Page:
Updated 12 November 2019

The 'invisible' disease where your body is 'at war with itself'

It took five years for a diagnosis after many treatments and tests.

Daniella Djan's life change irrevocably when she was 18 years old and diagnosed with systemic lupus erythematosus, commonly known as lupus. That was 15 years ago.

The Cape Town-based teacher says living with the condition has meant she lost many friends because they didn't understand the condition, and it is difficult to maintain a job because she's ill so often. It took five years for her to be diagnosed after many treatments and tests.

"Lupus can keep you out of work due to illnesses that come and go, but [getting] a part-time job has helped me. But not everyone is fortunate to get jobs and work."

What is Lupus?

Lupus – a Latin word meaning wolf – is an autoimmune disease where the immune system attacks the body’s own cells.

"When suffering from lupus, the body is at war with itself. Something has gone wrong with the immune system and instead of protecting the body from illness and infection, the antibodies it releases wrongly identify healthy tissue, cells, and organs as foreign invaders and attack them, causing inflammation," reads the  Lupus Knows No Boundaries report. The condition can be described as soldiers in the same army who suddenly attack each other.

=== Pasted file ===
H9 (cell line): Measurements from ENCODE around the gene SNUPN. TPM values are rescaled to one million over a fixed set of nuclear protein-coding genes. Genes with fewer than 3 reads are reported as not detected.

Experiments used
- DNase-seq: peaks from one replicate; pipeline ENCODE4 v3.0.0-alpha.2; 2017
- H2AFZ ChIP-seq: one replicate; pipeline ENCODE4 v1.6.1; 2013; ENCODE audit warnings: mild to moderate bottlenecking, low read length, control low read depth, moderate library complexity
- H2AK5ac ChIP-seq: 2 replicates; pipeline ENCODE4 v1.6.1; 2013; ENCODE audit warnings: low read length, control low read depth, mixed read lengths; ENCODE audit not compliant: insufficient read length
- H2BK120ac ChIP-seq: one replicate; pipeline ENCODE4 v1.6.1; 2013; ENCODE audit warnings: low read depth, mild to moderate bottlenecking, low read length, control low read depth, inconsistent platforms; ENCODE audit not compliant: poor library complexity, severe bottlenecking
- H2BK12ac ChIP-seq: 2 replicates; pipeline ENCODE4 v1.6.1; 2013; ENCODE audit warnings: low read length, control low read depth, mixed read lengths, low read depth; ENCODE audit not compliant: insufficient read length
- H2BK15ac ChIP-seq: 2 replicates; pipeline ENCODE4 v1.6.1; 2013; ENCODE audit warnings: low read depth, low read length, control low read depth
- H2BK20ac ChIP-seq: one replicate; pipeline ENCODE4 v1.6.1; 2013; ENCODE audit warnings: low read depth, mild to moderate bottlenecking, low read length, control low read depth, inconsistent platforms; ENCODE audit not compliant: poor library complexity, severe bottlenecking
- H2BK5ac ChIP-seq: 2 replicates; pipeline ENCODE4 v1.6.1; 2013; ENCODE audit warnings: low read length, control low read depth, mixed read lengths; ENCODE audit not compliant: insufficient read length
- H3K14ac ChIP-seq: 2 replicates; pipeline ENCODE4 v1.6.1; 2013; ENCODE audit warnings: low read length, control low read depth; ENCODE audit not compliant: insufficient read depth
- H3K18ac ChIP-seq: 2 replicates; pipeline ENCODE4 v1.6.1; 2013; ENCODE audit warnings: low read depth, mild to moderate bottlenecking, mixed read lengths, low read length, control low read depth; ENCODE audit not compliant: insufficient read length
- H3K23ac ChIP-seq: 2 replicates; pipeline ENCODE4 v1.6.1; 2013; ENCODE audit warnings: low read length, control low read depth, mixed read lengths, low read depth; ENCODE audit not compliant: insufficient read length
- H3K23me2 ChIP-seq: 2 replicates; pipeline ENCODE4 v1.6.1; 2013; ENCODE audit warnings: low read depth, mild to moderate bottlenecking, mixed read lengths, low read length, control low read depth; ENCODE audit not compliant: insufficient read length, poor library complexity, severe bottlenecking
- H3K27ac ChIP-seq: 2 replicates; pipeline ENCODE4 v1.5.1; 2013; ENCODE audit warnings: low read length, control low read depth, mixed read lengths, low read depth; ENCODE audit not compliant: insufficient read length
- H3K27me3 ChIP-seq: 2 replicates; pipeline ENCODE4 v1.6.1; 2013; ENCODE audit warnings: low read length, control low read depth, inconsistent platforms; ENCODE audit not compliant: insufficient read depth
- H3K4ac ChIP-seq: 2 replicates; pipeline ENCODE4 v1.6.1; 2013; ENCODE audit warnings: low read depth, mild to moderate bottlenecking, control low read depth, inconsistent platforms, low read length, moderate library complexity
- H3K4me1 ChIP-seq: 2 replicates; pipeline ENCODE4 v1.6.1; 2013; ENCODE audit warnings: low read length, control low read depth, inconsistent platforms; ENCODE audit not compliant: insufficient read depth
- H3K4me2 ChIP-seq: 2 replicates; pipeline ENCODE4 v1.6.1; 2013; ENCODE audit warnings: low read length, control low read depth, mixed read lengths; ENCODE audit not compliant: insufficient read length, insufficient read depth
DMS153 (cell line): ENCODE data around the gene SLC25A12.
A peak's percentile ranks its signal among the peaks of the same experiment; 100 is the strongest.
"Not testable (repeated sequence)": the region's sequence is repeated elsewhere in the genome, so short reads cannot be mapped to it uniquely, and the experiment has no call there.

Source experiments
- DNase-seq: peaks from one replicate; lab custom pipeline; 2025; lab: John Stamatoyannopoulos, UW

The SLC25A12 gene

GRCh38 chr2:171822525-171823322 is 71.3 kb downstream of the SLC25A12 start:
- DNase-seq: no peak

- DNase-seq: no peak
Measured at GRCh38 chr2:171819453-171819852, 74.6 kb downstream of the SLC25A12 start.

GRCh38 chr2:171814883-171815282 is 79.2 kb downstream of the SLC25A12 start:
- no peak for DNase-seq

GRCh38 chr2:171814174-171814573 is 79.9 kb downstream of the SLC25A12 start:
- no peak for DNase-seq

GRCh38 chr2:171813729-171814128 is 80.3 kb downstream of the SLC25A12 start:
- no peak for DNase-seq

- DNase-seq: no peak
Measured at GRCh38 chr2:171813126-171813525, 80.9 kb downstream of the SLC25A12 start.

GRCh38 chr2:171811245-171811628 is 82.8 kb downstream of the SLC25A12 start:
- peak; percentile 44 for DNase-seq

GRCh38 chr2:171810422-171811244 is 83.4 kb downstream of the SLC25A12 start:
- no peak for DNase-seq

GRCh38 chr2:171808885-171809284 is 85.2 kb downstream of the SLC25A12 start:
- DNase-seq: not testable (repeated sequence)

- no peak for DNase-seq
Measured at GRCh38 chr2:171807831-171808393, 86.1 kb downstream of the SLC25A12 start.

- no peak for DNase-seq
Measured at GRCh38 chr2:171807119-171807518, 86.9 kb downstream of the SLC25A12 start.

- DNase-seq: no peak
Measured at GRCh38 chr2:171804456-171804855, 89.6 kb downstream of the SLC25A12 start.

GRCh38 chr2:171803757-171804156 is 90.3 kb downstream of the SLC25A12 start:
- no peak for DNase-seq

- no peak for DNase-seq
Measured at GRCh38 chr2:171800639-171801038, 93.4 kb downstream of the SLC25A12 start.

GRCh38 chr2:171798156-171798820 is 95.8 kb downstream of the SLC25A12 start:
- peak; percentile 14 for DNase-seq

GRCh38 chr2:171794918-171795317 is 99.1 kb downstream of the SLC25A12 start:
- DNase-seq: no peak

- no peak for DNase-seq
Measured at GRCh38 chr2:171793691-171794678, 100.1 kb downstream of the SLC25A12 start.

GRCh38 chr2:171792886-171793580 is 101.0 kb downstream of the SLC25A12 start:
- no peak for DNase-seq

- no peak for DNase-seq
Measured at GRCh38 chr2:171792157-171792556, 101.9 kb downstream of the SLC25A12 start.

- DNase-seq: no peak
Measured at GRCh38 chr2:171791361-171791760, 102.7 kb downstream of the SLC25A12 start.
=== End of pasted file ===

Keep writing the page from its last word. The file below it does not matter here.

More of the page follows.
The cause is currently unknown and there is no cure.

Because the symptoms come and go, lupus is often referred to as the 'invisible' disease.

Disease remains mysterious 

Djan alleges her psychologist suggested she end her life. "My first psychologist suggested I commit suicide and I did consider it many times," she says. "In 2007 I completely lost it. In the same year I was hospitalised in a unit which cared for patients so that they could die [with] dignity."

The  Lupus Knows No Boundaries report found that 23% of people are 'uncomfortable' hugging someone with lupus. Close to 50% feel 'less than comfortable' shaking hands with someone who has lupus while one in three people are "uncomfortable" sharing food with someone with lupus.

According to Djan, many people in the black community don't understand this disease which leaves sufferers isolated. So, she has decided to document her life story in a book, Crazy Became Me: A Lupus story.

Landa Pityoi, a student currently studying radio production, was diagnosed with lupus in 2018. Before that she had rheumatic arthritis and a liver infection. The 29-year-old says living in a township means no one knows what lupus is and people try all sorts of natural remedies for relief.

"When I go to the clinic I have to explain myself every time because I cannot assume the nurses know what lupus is. It is very hard to explain it to people, especially children. I wish lupus could also get the 'hype' that HIV has. Lupus symptoms are similar to any other diseases or illness that people have, you may treat a rash or arthritis but it could be lupus," she says.

There can be information booths at local clinics and other facilities where people could ask questions about lupus, she suggests.

– Health-e News

Image credit: iStock


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Arthritis expert

Professor Asgar Ali Kalla completed his MBChB (Bachelor of Medicine and Bachelor of Surgery) degree in 1975 at the University of Cape Town and his FRCP in 2003 in London. Professor Ali Kalla is the Isaac Albow Chair of Rheumatology at the University of Cape Town and also the Head of Division of Rheumatology at Groote Schuur Hospital. He has participated in a number of clinical trials for rheumatology and is active in community outreach. Prof Ali Kalla is an expert in Arthritis for Health24.

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